Neptune – the Final Outpost?

The next object we find in this series as we move out far beyond Uranus is the planet Neptune. Since 2006 when Pluto lost its status as a fully-fledged planet, Neptune assumed the role of the last planet in our Solar System. It is also the last of the gas giants and measures 30,760 miles across. It is a very long way out from the Sun with an average distance of 2.8 billion miles. Because of this distance, it takes Neptune over 164 Earth years to make one orbit of the Sun. However, its rotation speed is fast at just over 16 hours. This results in a bulge appearing at its equator.

    Like the other gas giants, we can only observe the upper atmosphere using visible light. The planet appears blue in colour. This is not due to water but to the 3% of methane present which absorbs red light from the Sun and reflects blue light back. Hydrogen makes up 79% of the atmosphere with helium adding another 18%. There are some other gases also present but they are there in only trace amounts. The temperature at the top of the clouds is a very cold minus 200º Celsius.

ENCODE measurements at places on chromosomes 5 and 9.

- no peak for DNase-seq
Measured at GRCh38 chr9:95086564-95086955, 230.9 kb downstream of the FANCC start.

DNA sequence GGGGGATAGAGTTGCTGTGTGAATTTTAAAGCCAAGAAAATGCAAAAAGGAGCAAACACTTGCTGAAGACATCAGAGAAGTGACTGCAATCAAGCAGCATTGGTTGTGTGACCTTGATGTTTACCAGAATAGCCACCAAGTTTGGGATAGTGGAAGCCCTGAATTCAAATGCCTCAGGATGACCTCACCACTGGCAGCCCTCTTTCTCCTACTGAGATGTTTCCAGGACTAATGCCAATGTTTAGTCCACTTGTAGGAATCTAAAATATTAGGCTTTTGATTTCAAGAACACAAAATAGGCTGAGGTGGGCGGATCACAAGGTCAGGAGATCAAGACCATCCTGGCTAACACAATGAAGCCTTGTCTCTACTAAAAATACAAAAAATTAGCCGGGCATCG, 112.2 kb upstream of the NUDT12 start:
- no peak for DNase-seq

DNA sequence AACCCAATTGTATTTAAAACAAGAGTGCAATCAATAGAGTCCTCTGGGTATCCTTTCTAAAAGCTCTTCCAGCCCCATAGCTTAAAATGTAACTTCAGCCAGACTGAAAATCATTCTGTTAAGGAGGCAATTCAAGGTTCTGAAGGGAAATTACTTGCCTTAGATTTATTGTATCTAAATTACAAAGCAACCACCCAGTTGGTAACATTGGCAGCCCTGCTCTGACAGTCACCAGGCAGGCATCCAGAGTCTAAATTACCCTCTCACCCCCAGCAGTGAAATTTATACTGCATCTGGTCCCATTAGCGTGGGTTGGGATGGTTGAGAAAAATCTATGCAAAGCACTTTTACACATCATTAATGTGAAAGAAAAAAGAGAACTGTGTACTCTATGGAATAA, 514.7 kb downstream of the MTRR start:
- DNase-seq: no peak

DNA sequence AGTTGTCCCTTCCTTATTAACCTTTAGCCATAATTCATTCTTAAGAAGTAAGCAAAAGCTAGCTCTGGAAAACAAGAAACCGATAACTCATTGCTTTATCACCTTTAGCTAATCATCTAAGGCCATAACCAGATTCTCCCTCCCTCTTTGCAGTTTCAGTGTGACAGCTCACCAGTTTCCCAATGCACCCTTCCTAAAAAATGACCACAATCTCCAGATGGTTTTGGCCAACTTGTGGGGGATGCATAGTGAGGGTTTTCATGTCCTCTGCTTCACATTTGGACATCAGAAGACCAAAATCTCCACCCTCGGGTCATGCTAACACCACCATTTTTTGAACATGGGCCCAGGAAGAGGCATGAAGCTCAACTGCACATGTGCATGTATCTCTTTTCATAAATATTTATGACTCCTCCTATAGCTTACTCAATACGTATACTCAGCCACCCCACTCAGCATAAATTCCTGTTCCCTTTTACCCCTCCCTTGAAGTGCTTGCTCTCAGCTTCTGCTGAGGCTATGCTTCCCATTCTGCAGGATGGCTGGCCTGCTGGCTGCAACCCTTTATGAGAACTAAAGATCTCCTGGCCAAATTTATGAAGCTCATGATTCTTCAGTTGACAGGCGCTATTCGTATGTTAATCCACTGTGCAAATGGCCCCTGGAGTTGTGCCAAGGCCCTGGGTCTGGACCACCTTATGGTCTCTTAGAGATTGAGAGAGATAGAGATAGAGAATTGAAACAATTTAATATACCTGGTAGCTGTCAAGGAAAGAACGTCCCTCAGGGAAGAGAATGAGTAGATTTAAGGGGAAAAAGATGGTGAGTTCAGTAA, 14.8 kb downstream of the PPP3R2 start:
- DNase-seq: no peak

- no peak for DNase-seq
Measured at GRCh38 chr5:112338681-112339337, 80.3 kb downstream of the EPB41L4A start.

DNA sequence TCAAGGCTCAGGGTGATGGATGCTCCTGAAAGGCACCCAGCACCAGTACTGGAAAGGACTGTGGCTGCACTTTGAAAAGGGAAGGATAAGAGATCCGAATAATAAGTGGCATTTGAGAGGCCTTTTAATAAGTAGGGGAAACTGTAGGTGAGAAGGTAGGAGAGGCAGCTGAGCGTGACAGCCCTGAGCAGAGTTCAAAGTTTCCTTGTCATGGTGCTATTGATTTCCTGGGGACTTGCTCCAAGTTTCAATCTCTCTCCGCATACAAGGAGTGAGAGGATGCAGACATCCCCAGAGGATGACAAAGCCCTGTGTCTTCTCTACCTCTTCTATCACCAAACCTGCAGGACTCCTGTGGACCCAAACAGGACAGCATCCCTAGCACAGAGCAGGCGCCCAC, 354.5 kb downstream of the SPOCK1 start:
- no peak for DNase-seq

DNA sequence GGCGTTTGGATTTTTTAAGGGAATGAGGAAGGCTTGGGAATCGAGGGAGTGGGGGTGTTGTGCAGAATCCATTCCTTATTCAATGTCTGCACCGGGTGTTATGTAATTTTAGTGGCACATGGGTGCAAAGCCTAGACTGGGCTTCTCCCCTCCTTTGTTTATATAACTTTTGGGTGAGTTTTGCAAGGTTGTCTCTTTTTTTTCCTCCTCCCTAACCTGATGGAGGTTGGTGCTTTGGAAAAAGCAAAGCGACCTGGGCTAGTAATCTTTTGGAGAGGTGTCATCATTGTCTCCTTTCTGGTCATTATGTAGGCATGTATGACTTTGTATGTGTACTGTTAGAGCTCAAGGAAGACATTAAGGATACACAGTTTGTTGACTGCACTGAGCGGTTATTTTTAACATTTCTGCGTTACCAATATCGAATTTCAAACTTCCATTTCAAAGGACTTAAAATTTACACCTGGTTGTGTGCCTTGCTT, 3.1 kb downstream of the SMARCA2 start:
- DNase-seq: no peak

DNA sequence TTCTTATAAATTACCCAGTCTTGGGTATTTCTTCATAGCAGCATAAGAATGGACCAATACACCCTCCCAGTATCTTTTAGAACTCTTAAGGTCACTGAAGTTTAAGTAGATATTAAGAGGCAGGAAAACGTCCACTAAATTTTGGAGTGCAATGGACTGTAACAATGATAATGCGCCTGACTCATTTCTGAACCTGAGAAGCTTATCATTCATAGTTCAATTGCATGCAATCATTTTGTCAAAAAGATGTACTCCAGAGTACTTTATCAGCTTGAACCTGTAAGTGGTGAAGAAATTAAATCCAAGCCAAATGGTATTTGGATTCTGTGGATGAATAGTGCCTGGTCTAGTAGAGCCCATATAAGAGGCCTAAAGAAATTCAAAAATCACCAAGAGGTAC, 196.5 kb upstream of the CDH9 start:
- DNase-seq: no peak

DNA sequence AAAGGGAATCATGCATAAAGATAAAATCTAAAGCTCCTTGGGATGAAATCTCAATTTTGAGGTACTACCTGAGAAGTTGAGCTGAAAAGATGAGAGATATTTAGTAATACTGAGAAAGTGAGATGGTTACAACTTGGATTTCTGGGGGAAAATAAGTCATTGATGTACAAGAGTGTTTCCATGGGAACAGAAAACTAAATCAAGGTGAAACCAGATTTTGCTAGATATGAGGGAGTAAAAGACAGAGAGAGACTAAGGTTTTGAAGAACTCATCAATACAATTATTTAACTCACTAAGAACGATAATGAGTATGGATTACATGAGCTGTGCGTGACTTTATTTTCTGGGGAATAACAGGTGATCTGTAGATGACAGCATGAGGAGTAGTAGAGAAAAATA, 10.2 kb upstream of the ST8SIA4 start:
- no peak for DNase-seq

Neptune’s structure is similar to the other gas giants. We believe it to have a solid core made of rock and ice surrounded by a layer of methane, ammonia and water in the form of ice.  Finally, this is surrounded by a gaseous atmosphere.

    Being located so far from the Sun you might expect Neptune to be quite a docile world. But this is not the case. Neptune is subject to violent storms and extremely strong winds. Part of the reason for this is probably not the little heat and light that does reach the planet from the Sun, but that there may be some additional heat being generated deep inside the planet.

    Jupiter has its Great Red Spot and Neptune can offer its Great Dark Spot. This was a distinct feature in the atmosphere indicating a very violent storm. However, unlike the Spot on Jupiter, this one has disappeared. It was observed by the Voyager II space-craft as it flew by the planet. But some years later when the Hubble Space Telescope focused on the planet, it was nowhere to be seen.

    Neptune has natural satellites in orbit around it and at present, thirteen have been detected. Triton is its largest moon and is bigger than Pluto which provides more evidence why Pluto is now regarded as only a dwarf planet.

    Neptune also has a system of rings. They appear as four distinct bands. There is a debris field between two of them. However, compared with the rings of Saturn they are less significant. We are now at the outer reaches of the solar system but we are far from finished with surprises.

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